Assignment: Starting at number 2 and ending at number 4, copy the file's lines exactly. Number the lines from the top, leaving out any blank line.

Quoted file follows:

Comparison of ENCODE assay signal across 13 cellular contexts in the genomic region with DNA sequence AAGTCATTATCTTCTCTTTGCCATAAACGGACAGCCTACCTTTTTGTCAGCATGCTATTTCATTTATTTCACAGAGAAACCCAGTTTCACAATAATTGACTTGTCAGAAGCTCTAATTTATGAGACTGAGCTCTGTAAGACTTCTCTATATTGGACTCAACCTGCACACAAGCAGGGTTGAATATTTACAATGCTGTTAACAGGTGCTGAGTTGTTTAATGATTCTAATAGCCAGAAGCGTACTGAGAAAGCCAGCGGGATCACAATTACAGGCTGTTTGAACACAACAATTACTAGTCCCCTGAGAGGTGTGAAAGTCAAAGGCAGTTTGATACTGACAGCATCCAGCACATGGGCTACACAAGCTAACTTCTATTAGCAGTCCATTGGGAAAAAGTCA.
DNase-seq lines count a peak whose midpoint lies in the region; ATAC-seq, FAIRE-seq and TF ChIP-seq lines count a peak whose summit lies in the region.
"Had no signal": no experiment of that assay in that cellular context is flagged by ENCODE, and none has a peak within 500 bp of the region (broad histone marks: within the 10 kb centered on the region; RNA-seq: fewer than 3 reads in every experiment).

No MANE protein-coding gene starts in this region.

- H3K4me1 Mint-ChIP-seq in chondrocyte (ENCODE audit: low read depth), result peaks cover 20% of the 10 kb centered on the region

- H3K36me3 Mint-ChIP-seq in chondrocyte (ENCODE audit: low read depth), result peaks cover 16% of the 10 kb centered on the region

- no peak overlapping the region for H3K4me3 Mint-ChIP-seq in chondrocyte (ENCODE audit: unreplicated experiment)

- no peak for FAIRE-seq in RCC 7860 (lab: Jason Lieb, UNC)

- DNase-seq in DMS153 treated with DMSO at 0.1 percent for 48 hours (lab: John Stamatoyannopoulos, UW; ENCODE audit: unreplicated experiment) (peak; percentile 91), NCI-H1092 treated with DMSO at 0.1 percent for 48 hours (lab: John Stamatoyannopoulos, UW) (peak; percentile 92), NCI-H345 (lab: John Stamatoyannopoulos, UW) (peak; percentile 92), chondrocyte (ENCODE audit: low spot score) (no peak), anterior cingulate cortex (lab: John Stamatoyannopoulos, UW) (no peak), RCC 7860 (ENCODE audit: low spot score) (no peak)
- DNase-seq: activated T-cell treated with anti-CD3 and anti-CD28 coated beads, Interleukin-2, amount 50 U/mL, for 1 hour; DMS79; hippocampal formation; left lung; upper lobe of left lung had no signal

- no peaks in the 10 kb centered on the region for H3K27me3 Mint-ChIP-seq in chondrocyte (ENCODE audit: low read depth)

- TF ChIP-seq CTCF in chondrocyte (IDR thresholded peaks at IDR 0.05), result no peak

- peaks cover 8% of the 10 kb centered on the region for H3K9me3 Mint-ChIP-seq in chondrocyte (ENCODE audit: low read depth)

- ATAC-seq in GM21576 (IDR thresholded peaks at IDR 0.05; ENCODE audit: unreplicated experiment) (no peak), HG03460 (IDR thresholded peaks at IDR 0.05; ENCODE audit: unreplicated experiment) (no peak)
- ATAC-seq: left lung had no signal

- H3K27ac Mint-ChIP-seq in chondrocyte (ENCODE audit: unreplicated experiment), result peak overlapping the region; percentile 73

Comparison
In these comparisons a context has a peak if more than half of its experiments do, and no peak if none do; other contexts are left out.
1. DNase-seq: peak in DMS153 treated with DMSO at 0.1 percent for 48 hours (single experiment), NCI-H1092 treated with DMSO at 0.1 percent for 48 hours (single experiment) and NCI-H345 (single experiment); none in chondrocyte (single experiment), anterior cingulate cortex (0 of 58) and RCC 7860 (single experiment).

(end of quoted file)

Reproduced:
DNase-seq lines count a peak whose midpoint lies in the region; ATAC-seq, FAIRE-seq and TF ChIP-seq lines count a peak whose summit lies in the region.
"Had no signal": no experiment of that assay in that cellular context is flagged by ENCODE, and none has a peak within 500 bp of the region (broad histone marks: within the 10 kb centered on the region; RNA-seq: fewer than 3 reads in every experiment).

No MANE protein-coding gene starts in this region.